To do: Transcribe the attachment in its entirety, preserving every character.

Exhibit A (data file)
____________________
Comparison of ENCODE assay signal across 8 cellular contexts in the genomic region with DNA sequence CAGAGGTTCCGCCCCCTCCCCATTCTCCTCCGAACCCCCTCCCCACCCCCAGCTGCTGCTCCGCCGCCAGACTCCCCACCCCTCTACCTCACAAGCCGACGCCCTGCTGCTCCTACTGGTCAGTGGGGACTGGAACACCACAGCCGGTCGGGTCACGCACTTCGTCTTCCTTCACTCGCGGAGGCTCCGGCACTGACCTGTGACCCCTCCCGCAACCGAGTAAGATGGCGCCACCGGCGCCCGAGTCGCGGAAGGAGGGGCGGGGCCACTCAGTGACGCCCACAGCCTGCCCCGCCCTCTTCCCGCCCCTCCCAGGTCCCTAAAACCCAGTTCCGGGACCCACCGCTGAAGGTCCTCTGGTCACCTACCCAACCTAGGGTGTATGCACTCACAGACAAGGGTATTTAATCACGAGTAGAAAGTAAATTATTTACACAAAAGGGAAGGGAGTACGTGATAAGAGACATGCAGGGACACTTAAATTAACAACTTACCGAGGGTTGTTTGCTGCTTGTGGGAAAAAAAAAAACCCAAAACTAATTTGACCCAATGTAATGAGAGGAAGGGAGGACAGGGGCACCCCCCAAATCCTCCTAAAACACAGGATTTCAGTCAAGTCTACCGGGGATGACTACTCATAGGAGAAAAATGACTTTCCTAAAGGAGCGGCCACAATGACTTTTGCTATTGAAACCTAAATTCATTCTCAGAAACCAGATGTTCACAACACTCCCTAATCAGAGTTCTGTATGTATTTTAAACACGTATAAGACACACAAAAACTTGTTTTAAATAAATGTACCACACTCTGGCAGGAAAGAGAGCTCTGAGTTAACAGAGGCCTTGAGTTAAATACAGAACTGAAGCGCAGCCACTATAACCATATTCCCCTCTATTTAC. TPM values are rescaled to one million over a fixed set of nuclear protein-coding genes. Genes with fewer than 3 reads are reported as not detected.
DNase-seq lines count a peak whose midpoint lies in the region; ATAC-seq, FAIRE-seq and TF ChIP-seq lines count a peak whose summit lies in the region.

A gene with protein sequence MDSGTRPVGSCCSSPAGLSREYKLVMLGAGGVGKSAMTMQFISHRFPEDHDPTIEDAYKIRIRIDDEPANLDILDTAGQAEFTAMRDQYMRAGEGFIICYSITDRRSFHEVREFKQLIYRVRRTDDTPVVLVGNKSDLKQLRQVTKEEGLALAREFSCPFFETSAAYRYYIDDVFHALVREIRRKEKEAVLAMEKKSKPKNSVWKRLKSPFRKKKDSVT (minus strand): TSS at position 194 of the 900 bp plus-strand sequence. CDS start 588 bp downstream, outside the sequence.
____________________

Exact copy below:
Comparison of ENCODE assay signal across 8 cellular contexts in the genomic region with DNA sequence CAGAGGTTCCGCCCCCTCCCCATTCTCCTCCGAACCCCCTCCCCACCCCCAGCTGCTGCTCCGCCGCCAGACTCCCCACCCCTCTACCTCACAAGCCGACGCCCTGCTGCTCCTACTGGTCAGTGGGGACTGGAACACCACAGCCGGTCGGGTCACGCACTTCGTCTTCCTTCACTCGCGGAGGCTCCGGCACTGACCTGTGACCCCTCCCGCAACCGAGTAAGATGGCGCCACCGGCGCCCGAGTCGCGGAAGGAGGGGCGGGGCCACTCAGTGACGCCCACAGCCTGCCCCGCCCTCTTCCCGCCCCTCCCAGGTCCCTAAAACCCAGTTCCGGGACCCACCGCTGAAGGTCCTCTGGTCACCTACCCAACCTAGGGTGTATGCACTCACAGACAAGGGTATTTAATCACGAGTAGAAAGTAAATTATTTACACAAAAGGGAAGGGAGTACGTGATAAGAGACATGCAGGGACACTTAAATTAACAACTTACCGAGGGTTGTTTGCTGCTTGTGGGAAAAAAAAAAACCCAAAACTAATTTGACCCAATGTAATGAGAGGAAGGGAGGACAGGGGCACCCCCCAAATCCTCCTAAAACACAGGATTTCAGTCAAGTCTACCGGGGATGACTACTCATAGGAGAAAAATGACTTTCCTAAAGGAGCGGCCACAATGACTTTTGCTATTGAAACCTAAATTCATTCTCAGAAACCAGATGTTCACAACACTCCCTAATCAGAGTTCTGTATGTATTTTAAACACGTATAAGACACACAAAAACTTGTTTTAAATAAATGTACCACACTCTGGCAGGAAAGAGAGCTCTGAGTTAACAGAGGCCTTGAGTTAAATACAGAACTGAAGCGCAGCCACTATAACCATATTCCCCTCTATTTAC. TPM values are rescaled to one million over a fixed set of nuclear protein-coding genes. Genes with fewer than 3 reads are reported as not detected.
DNase-seq lines count a peak whose midpoint lies in the region; ATAC-seq, FAIRE-seq and TF ChIP-seq lines count a peak whose summit lies in the region.

A gene with protein sequence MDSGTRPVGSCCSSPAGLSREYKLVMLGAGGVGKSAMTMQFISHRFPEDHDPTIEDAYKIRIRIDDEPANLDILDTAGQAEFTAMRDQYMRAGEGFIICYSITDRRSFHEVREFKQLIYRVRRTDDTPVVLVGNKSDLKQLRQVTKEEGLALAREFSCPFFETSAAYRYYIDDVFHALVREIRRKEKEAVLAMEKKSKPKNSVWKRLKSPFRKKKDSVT (minus strand): TSS at position 194 of the 900 bp plus-strand sequence. CDS start 588 bp downstream, outside the sequence.